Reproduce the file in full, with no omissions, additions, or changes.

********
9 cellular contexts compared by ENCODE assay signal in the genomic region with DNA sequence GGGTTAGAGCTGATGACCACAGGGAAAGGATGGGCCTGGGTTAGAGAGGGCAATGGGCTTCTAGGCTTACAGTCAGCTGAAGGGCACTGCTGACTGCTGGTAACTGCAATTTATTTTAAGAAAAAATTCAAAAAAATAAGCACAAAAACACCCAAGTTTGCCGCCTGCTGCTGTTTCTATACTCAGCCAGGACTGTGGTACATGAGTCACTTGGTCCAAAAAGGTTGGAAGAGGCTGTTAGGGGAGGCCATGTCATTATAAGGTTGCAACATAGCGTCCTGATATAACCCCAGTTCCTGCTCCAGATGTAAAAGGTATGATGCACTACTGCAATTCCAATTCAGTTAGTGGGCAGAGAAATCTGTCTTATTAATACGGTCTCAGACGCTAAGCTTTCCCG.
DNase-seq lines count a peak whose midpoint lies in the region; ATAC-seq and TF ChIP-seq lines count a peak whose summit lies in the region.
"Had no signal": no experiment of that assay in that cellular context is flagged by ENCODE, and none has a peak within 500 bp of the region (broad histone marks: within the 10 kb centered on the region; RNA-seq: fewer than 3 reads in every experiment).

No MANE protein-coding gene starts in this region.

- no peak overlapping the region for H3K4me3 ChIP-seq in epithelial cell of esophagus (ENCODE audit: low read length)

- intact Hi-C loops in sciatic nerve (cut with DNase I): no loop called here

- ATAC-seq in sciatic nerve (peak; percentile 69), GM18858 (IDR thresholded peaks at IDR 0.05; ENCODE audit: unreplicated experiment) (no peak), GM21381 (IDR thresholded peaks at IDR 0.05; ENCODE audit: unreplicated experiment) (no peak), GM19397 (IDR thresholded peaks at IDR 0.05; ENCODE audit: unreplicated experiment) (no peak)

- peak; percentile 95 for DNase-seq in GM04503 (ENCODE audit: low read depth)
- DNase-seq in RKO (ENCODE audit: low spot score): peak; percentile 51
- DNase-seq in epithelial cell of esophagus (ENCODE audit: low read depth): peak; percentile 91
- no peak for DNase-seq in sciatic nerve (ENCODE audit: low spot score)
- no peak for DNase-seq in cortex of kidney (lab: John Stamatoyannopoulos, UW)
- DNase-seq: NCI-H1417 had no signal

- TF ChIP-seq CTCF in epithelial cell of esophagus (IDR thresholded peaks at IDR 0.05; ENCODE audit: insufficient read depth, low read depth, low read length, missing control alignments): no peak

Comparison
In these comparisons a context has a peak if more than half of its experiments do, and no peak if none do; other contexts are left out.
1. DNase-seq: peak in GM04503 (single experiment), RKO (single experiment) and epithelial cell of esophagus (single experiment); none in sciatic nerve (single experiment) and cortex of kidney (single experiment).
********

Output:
9 cellular contexts compared by ENCODE assay signal in the genomic region with DNA sequence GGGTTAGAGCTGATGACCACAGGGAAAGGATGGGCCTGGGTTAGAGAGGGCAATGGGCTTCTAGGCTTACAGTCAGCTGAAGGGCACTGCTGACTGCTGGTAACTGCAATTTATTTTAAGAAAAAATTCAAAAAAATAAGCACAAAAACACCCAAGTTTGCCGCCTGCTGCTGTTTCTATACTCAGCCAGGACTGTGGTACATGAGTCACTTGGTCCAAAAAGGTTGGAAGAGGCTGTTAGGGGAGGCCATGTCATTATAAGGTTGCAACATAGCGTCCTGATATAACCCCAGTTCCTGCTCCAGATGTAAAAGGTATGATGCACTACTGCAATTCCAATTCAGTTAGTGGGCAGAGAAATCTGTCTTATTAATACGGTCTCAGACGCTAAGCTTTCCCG.
DNase-seq lines count a peak whose midpoint lies in the region; ATAC-seq and TF ChIP-seq lines count a peak whose summit lies in the region.
"Had no signal": no experiment of that assay in that cellular context is flagged by ENCODE, and none has a peak within 500 bp of the region (broad histone marks: within the 10 kb centered on the region; RNA-seq: fewer than 3 reads in every experiment).

No MANE protein-coding gene starts in this region.

- no peak overlapping the region for H3K4me3 ChIP-seq in epithelial cell of esophagus (ENCODE audit: low read length)

- intact Hi-C loops in sciatic nerve (cut with DNase I): no loop called here

- ATAC-seq in sciatic nerve (peak; percentile 69), GM18858 (IDR thresholded peaks at IDR 0.05; ENCODE audit: unreplicated experiment) (no peak), GM21381 (IDR thresholded peaks at IDR 0.05; ENCODE audit: unreplicated experiment) (no peak), GM19397 (IDR thresholded peaks at IDR 0.05; ENCODE audit: unreplicated experiment) (no peak)

- peak; percentile 95 for DNase-seq in GM04503 (ENCODE audit: low read depth)
- DNase-seq in RKO (ENCODE audit: low spot score): peak; percentile 51
- DNase-seq in epithelial cell of esophagus (ENCODE audit: low read depth): peak; percentile 91
- no peak for DNase-seq in sciatic nerve (ENCODE audit: low spot score)
- no peak for DNase-seq in cortex of kidney (lab: John Stamatoyannopoulos, UW)
- DNase-seq: NCI-H1417 had no signal

- TF ChIP-seq CTCF in epithelial cell of esophagus (IDR thresholded peaks at IDR 0.05; ENCODE audit: insufficient read depth, low read depth, low read length, missing control alignments): no peak

Comparison
In these comparisons a context has a peak if more than half of its experiments do, and no peak if none do; other contexts are left out.
1. DNase-seq: peak in GM04503 (single experiment), RKO (single experiment) and epithelial cell of esophagus (single experiment); none in sciatic nerve (single experiment) and cortex of kidney (single experiment).